The New Demon

In his new book, ominously titled The Great Betrayal, Patrick Buchanan seeks to show that the economic difficulties and anxieties faced by working Americans today, including large parts of the middle class, are the result of free trade and the pressures of open competition in the world economy. More broadly, Mr. Buchanan argues that the progressive elimination of tariffs and other barriers to foreign trade during the post-World War II era is the chief force responsible for a great many of our nation’s economic and social ills. The villains in his story—his book is as much about the politics of blame as the economics of practical solutions—are the “transnational elites” and the politicians who do their bidding. His answer is protectionism, particularly in the form of new tariffs on goods produced by low-paid foreign labor.

Mr. Buchanan’s argument is worth attention not only for its own claims but because in one form or another, albeit usually without any of his specific protectionist proposals, opposition to free trade is shared in the United States by at least some prominent politicians in both parties as well as by many labor leaders and businessmen. Last November Congress balked at giving President Clinton the “fast-track” authority he had requested to negotiate a new round of multilateral reductions in tariffs and other impediments to the free flow of goods across national borders. Democratic Minority Leader Richard Gephart, who has long expressed reservations about free trade, opposed the President in this debate, and enough Republican congressmen likewise rejected their own party’s leaders (who supported the fast-track legislation) that Mr. Clinton had to withdraw his request before it came to an up-or-down vote.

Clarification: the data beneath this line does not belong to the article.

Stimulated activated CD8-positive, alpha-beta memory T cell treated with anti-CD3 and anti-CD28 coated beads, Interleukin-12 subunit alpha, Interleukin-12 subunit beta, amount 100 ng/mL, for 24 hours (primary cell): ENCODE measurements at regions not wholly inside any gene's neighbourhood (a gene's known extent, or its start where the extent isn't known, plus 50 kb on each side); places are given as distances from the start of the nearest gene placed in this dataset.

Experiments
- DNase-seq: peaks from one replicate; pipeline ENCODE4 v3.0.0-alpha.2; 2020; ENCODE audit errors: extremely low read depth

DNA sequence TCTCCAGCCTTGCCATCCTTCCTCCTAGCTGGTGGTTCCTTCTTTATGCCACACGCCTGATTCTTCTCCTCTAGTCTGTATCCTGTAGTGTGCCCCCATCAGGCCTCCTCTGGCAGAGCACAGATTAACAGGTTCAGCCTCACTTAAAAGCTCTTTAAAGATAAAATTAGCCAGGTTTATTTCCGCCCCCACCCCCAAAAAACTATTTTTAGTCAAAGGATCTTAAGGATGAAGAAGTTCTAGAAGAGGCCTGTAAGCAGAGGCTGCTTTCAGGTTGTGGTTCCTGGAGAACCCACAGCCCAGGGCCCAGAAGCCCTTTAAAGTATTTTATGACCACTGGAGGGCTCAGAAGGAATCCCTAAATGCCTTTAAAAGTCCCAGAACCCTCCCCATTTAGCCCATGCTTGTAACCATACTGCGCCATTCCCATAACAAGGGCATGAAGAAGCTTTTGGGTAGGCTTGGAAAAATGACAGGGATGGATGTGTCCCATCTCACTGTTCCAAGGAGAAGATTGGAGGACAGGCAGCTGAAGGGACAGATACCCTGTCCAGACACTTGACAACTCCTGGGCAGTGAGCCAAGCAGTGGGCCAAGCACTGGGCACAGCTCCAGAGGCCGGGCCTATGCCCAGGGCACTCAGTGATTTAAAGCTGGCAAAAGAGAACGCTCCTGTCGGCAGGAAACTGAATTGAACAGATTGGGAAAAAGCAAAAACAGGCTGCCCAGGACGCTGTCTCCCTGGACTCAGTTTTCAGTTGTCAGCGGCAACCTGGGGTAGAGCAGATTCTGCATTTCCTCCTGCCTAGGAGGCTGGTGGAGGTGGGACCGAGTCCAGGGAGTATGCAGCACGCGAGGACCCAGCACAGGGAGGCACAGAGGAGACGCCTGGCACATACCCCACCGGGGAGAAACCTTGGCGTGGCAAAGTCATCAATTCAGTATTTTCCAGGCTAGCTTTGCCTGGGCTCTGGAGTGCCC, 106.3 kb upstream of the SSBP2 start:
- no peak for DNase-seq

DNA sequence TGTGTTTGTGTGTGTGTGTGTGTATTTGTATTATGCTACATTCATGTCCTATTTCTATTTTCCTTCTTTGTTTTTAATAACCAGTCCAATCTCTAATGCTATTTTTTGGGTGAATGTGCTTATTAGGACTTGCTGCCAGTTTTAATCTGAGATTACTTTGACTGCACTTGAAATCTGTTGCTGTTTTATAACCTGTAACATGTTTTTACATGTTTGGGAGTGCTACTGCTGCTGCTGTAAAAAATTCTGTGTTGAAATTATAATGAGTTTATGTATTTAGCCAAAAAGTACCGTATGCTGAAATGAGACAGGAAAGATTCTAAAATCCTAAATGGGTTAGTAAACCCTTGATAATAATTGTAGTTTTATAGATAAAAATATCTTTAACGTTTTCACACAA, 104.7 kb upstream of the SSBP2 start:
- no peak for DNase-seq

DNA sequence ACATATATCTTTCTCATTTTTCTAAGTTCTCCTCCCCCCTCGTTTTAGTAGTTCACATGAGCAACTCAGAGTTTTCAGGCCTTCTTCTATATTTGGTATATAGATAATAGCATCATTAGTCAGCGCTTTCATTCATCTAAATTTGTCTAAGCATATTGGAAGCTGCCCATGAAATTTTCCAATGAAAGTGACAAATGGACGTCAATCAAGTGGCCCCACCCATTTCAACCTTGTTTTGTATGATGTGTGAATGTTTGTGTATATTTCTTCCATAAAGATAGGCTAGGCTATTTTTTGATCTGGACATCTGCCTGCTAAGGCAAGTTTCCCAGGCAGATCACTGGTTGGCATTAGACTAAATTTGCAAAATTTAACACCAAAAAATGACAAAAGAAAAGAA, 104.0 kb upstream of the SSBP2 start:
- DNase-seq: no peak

In the same vein Ross Perot is far from the only politician, or the only businessman, to make opposition to the North American Free Trade Agreement into a rallying cry for opposition to free trade more generally. Mr. Buchanan also approvingly quotes both the longtime AFL-CIO president George Meany and his current successor, John Sweeney, on the unfair competition that amounts to “a stacked deck, stacked against the American worker.”

As we shall see, Mr. Buchanan’s argument is, at bottom, about more than free trade. Although he goes to great lengths to portray it as an attack on big government, his real complaint is against laissez-faire free enterprise, and his proposals for higher tariffs and other new trade barriers are openly interventionist. And while, not surprisingly, he seizes opportunities to portray Democrats (including Mr. Clinton) as at fault, he is also forthright in naming Republicans whom he sees as defenders of the free trade disease that is sapping America’s strength.

Wholly apart from whether free trade is actually at their root, the problems that Mr. Buchanan is concerned about are certainly real enough. Over the past quarter-century most Americans’ wages have failed to keep up with inflation, and most families’ incomes have remained stagnant despite the increase in two-earner households. The average full-time worker in US business …

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